What if I can’t pay my debts because of coronavirus?
Find out which debt solution is right for youGet started
Answer a few simple questions
See if you are suitable
Understand your next steps
A look into how an IVA could affect your working life and whether or not it would be the right solution for you.
One of the questions we’re often asked here at the Debt Advisory Centre is “will I lose my job if go on an IVA?” So we’ve put together this piece to put your mind at rest.
When you start to chat to one of our debt advisor about your situation, they’ll ask you for details about your job and who you work for, as well as discussing your future career aspirations. We do this so that we can tell you whether or not an IVA would have a negative effect on your working life. If it turns out that it would then we would propose an alternative debt solution for you, one that would allow you to continue with your current role or future career plans.
Let’s have a look at why an IVA might not be the right solution for you.
If your employer won’t or can’t employ people who are insolvent
Some employers have rules against employing people in certain roles who are, or have been, insolvent – and IVAs are a form of insolvency. The type of roles affected tend to be those where you are responsible for money, like an accountant, or if you’re in a position where you are giving advice to people about their money, like a mortgage advisor. Other examples of jobs that could be affected by going into an IVA are official positions or positions of authority, like being part of the police force or prison service. So, if you’re currently in construction, an IVA is unlikely to affect your job at all, unless you’re the accountant for the firm! But, if you want to apply to join the police in the next few years, then an IVA might stop you from achieving this and, in this case, we would not recommended it.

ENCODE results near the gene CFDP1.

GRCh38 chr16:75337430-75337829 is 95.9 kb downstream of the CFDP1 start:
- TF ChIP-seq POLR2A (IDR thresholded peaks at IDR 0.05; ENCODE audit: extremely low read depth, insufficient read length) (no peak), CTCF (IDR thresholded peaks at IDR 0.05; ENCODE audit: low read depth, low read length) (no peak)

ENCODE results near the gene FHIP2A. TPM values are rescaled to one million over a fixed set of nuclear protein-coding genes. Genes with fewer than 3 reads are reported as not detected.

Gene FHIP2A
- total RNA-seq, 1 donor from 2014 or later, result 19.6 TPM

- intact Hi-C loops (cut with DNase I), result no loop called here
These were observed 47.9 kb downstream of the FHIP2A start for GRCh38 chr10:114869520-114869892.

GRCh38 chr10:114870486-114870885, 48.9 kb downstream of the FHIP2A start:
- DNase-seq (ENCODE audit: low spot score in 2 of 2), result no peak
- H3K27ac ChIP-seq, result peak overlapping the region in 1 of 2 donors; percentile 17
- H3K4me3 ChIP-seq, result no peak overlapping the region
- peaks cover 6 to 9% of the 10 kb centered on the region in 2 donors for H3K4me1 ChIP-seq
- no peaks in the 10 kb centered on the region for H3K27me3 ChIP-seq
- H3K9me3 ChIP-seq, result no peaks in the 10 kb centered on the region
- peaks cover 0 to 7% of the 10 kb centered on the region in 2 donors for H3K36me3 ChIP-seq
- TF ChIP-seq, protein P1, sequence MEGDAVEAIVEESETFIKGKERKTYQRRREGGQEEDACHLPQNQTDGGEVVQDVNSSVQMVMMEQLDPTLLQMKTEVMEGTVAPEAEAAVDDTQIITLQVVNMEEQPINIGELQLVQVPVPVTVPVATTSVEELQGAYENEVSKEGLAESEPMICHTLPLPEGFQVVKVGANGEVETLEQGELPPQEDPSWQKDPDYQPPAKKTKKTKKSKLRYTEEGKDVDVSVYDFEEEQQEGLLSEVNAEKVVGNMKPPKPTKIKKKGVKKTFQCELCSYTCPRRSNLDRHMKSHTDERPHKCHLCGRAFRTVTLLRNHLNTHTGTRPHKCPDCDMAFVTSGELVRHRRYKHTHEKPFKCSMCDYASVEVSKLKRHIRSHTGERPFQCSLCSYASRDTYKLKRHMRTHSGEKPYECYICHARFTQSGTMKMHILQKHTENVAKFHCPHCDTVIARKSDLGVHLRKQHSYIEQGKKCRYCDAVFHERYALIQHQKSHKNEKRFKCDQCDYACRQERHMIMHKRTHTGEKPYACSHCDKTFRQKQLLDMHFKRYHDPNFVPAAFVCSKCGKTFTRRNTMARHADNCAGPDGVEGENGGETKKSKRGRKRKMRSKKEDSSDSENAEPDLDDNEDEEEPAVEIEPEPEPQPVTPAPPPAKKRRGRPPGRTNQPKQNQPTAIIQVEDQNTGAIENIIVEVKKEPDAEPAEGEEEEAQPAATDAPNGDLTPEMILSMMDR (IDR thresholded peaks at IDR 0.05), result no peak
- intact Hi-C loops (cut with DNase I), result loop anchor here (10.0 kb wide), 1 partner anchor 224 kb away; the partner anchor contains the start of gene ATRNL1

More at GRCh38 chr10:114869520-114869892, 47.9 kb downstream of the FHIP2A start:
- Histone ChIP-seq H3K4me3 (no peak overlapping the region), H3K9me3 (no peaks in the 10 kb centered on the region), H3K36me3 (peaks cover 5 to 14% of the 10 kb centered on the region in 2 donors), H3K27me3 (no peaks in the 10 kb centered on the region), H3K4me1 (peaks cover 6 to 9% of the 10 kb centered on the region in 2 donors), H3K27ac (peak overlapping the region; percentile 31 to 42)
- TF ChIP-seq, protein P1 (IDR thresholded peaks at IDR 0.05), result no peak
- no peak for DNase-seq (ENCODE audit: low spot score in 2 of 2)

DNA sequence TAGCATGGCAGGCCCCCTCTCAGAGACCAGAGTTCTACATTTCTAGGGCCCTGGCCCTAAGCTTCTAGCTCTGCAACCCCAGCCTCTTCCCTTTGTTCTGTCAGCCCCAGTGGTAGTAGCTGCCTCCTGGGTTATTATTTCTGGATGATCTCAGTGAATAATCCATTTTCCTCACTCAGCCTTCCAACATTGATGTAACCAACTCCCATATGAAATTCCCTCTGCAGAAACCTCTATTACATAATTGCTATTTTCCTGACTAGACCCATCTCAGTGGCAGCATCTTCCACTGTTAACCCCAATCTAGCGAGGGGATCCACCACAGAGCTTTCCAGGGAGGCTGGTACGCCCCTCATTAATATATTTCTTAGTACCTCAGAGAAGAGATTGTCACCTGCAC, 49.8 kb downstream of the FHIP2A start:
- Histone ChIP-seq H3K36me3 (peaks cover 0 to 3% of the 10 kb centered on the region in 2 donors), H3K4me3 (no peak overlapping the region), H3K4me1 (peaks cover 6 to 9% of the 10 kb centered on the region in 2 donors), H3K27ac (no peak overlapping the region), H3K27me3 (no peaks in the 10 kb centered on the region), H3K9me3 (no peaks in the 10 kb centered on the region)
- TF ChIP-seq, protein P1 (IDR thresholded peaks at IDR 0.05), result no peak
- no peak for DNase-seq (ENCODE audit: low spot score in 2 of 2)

However, most jobs don’t have strict financial requirements like this, so would not be affected by starting an IVA. If you are in any doubt always check the terms of your contract or with the HR department of your company before entering into any sort of agreement.
Will my employer find out about an IVA?
In most cases your employer would only find out about your IVA if you, or someone else you worked with, told them, or if they searched the Insolvency Register.
Some employers, such as those listed above, do carry out regular checks of their staff, both when they take a job and every so often afterwards. In these cases you’d want to disclose the IVA to them: in fact, the chances are that this would be part of your contract, and it’s always better to be upfront about it anyway. If you don’t declare your IVA when you’re supposed to, it could result in disciplinary action, depending on your employer’s policy. So, read your contract thoroughly and disclose all the information you’re asked for.
So to summarise, the vast majority of jobs are not affected by starting an IVA, but some professions are off limits and some employers would want you to tell them. If an IVA isn’t the right solution for you, one of our advisors will recommend another debt solution that could be more appropriate. Use the options to the left if you fancy having a chat with us about this. If you’d like to find out more about IVAs read our detailed guide. Here's a look at the different debt solutions that are available.
by Christine WalshBack to blog home